State of the Grid
- Twenty years of operating the bulk power system to the nation’s most stringent reliability standards has demonstrated that competitive markets are well equipped to maintain reliability while adapting to the uncertainty that emerging technologies can introduce.
- Consumers are increasingly adopting Distributed Energy Resources (DER) to supply a portion of their energy needs. DERs displace energy that was traditionally supplied by the bulk power system, contributing to declining load on the grid, but adding complexity to operations, market design efforts, and system planning needs.
Achieving Public Policy Goals Requires a Reliable Foundation
- The NYISO intends to adapt to the state’s increasingly ambitious environmental goals by leveraging its experience in delivering reliability through markets.
- Among other initiatives, the NYISO is developing a proposal with stakeholders and policymakers to incorporate the societal costs associated with carbon dioxide emissions into its energy markets to better reflect the state’s policy of reducing emissions. Similar to how competitive markets created incentives for generators to improve efficiency, a social cost of carbon priced in the energy market would create stronger incentives for those types of efficiency improvements. Markets would also provide stronger incentives for developing zero-emitting resources like wind and solar in locations where they will have the greatest effect on emissions.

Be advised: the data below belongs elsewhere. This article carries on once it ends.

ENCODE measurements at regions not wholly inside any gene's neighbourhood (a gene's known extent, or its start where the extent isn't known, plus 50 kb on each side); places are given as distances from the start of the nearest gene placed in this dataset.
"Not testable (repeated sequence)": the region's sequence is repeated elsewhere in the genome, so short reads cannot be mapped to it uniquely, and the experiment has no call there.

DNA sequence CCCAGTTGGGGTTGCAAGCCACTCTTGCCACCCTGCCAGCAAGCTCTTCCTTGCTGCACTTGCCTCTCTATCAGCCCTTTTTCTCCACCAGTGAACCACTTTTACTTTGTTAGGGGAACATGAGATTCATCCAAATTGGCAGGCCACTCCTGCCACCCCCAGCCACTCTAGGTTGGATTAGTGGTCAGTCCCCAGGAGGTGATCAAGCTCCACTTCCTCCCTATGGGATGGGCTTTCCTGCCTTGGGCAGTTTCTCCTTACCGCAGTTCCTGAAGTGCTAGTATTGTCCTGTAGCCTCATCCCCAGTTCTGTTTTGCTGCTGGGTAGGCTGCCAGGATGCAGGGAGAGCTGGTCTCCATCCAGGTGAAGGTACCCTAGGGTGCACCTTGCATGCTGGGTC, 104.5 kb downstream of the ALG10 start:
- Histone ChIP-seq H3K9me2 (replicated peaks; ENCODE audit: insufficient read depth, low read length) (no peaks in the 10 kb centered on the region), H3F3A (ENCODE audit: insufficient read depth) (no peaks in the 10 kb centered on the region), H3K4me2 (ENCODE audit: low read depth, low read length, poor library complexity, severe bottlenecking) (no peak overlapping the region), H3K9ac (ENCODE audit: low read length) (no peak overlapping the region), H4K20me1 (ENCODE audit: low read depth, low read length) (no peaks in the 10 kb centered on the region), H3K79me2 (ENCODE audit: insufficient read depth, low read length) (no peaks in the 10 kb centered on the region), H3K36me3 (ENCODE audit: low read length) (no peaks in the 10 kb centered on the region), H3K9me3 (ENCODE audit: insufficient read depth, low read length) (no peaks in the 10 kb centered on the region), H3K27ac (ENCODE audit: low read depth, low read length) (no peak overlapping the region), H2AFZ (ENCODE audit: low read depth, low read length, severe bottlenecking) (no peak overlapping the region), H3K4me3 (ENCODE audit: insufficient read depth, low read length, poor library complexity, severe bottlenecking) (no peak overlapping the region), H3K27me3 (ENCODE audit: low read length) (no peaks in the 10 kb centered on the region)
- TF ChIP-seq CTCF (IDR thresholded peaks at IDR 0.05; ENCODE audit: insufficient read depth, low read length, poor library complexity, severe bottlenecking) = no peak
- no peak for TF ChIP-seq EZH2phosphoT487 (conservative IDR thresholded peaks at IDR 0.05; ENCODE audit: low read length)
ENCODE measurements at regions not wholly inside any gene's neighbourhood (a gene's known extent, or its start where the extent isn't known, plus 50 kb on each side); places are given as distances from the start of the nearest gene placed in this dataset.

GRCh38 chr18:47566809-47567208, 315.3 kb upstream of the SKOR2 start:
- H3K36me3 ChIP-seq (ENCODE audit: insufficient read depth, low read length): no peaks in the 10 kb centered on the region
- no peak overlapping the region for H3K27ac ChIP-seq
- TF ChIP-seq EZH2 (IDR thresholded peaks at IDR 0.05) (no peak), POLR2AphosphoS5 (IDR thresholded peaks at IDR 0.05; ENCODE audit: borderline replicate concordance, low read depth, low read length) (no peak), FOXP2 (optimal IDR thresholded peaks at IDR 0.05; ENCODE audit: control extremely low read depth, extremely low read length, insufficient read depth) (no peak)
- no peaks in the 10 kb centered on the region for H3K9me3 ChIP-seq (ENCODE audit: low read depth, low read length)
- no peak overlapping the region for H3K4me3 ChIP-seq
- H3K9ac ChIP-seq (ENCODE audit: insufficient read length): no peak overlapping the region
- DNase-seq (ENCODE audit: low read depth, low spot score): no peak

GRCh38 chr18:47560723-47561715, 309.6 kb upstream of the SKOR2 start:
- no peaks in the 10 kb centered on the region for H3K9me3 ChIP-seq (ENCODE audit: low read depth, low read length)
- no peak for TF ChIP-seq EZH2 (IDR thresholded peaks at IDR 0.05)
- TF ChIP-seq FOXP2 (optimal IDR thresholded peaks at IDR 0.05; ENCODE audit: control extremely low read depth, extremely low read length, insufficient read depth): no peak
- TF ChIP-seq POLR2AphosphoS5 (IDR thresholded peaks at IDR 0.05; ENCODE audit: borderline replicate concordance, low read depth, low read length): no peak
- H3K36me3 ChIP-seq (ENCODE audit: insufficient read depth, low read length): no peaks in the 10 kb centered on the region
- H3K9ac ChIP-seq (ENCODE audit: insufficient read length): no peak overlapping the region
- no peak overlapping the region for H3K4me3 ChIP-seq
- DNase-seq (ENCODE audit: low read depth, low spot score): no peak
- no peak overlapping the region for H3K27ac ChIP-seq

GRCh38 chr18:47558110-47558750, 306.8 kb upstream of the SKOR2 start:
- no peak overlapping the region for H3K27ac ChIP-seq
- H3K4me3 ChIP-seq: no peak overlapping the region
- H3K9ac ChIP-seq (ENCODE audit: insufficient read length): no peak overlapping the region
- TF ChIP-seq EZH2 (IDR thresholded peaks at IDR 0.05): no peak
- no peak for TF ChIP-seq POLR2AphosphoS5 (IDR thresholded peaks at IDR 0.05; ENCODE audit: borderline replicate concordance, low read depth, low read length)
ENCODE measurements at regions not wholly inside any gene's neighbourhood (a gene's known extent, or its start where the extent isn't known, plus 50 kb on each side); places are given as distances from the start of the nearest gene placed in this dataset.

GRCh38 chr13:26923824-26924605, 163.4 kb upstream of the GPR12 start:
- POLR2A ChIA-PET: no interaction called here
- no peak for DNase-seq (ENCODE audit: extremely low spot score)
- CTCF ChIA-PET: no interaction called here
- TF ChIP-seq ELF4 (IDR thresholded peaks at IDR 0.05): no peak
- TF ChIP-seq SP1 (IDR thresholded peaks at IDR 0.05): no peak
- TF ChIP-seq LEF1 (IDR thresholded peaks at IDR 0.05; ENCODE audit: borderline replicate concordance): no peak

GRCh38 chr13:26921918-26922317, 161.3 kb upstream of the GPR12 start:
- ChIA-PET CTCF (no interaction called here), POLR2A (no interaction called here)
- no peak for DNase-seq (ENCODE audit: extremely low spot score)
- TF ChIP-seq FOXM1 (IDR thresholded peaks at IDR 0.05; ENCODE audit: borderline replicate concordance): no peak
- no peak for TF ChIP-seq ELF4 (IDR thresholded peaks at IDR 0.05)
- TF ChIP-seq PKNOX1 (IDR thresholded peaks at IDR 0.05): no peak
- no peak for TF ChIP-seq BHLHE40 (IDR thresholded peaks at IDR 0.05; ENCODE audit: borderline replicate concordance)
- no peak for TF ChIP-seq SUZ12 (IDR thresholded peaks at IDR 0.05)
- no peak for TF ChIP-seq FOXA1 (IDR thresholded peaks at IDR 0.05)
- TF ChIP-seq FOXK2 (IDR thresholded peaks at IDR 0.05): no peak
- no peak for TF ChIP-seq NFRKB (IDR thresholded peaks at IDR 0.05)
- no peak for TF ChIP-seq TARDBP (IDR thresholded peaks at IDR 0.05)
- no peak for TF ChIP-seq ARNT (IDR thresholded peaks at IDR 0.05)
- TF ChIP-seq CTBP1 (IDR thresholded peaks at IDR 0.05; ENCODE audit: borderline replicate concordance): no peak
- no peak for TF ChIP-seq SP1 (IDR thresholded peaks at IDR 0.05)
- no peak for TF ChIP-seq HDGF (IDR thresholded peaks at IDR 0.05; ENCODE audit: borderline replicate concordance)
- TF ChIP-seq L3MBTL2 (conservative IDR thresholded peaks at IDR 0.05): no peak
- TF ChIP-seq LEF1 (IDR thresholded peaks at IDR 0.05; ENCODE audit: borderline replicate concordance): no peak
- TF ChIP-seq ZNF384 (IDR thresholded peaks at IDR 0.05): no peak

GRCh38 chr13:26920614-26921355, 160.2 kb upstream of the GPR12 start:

- The NYISO has developed a comprehensive proposal that would allow DERs to participate in NYISO markets and act as supply based on wholesale prices.
Making Policy Work
- Absent investment to expand the transfer capability of the bulk power system, investment in renewables in upstate load zones runs the risk of bringing diminishing returns in terms of progress toward both renewable energy production and carbon dioxide emissions reduction goals. This is because nearly 90% of the energy produced upstate already is derived from carbon-free resources.